The proponents of the War on Drugs never take a rest from conjuring up new and cruel ways to beat up on vulnerable populations for political gain. 2011 saw the rapid emergence of a particular nasty variety of this drug warrior tact, drug testing the poor to receive public assistance. Regardless of how one feels about the concept of public assistance in general, this idea is utterly cruel and is merely a tactic by “the haves” to pit “the barely haves” (or perhaps “near-have-nots”) against the “have nots.” Several states passed laws to their state’s welfare laws, and now Congress is considering applying this approach to for Federal unemployment funds. (http://www.ibtimes.com/articles/267874/20111215/drug-testing-unemployment-benefits-allowed-payroll-tax.htm)It’s easy to understand the appeal to sly and effective trick to manipulate average hard-working people who just want to hold onto the little they’ve earned.
Hey person playing strictly by the rules and working 60 hours week at multiple jobs to avoid going on welfare, don’t you think those people receiving public assistance shouldn’t be able to buy drugs with your tax money that’s going into their pockets? Why don’t we drug test them just to make sure.
One Republican member of of the House, Tom Read of NY, has even made the utterly moronic assertion(http://thehill.com/blogs/blog-briefing-room/news/201309-house-dem-leader-gop-drug-testing-idea-insulting-to-unemployed?page=3) that employers aren’t hiring because none of the applicants can pass a drug test.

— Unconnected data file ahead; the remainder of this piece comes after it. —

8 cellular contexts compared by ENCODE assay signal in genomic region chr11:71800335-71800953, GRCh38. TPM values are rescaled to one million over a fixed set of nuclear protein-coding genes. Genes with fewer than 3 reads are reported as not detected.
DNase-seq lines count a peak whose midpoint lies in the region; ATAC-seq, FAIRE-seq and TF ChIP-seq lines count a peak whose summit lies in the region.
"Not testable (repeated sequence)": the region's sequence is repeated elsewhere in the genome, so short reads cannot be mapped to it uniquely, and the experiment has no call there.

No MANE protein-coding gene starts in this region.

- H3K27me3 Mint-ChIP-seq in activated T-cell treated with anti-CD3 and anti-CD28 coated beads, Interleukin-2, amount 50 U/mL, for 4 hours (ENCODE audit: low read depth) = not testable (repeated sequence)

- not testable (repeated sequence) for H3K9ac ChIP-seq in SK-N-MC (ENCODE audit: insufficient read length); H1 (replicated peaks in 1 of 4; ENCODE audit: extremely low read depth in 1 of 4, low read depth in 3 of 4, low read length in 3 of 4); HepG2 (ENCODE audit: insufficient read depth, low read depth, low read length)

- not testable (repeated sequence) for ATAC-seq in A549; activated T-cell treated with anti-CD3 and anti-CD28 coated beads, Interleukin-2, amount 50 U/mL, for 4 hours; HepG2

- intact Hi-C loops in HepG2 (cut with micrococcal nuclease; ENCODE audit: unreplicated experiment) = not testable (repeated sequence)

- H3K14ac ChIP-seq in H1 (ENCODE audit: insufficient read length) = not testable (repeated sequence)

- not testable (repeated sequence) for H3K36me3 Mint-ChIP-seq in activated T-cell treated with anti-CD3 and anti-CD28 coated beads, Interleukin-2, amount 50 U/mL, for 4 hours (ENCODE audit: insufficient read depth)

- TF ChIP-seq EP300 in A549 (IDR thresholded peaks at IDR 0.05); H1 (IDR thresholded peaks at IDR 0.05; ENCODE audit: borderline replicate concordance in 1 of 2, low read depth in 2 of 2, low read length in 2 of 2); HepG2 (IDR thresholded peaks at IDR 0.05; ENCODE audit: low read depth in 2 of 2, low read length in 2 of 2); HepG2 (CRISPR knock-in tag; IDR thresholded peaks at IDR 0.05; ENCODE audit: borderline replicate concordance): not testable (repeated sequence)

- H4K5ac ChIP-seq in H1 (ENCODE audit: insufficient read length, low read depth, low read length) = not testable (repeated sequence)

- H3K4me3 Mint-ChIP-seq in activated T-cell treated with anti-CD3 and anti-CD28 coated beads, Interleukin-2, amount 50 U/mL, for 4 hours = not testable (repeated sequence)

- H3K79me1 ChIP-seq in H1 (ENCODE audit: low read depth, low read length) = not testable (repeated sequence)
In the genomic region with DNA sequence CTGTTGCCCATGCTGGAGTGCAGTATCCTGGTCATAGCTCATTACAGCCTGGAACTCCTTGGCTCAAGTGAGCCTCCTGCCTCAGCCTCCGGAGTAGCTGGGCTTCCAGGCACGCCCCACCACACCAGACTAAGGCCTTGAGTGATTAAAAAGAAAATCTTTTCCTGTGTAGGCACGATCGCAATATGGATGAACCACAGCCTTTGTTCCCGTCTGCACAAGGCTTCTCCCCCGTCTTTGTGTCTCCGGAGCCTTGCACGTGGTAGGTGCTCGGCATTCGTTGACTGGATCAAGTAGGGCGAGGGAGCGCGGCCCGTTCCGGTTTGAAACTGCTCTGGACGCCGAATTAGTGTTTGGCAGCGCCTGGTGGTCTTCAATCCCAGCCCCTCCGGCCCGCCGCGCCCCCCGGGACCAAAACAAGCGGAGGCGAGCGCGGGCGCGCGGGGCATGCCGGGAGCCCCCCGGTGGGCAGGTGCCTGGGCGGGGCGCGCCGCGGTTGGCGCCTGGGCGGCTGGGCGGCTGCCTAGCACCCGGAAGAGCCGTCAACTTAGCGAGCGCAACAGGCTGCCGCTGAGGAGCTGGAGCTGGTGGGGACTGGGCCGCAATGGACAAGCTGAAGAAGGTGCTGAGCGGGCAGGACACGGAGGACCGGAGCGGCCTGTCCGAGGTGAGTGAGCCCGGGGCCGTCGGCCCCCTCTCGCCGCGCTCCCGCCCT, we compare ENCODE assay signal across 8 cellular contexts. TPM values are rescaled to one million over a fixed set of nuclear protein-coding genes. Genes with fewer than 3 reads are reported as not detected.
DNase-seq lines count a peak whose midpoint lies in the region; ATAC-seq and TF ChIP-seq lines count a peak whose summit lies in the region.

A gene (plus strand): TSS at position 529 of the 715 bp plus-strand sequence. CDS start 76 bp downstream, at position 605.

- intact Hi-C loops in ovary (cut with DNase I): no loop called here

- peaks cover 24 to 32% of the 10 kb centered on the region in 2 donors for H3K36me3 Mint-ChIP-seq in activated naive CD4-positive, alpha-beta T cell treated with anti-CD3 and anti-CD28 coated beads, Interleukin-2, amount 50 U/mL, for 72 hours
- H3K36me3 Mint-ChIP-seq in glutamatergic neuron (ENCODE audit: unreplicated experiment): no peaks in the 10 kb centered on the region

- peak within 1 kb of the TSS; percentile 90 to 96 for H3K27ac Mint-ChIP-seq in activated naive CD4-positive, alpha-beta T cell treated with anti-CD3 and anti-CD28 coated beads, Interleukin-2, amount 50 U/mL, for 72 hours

However, drug testing those receiving public assistance makes absolutely zero sense. Poor people are less likely to purchase drugs than wealthy people, yet poor people are not the only one’s receiving money from the government that might eventually be used to purchase drugs. I’m talking about corporate welfare recipients. So, when you consider that rich people are more likely to use their money to buy drugs, shouldn’t the rich who receive government money be subject drug testing. After all, should we not be absolutely certain that not a cent of the huge paychecks resulting from corporate welfare ends up in the hands of drug dealers? I think we owe it to the tax payers.
Now, in spite of the SCOTUS holding in Citizens United, which asserted that corporations are people, I don’t think it’s physically possible to give Halliburton a urine screening. So what I propose is simply this, that drug test the entire board of directors and each and every share holder for any corporation receiving and government money. It’s the only way we can be sure that our tax dollars will not end up in the hands of drug dealers.
Thankfully, a vocal and intelligent member of Congress, Chris Van Hollen (Dem. MD) has called out the GOP on the class-baiting rubbish.( http://www.huffingtonpost.com/2011/12/22/unemployment-benefits_n_1165459.html) Additionally, it looks the this attempt by the cruelest drug warriors in the House would face stiff opposition in the Senate, so thankfully nothing may ever come of this on the Federal level, but damage can be done even if the policy is never implemented, but should this idea ever be seriously vetted, I hope that Van Hollen or another Congressperson with some sense of decency will add an amendment extending the testing to shareholders and board directors. Maybe then rich people will finally stop buying more drugs than poor people, but I doubt it.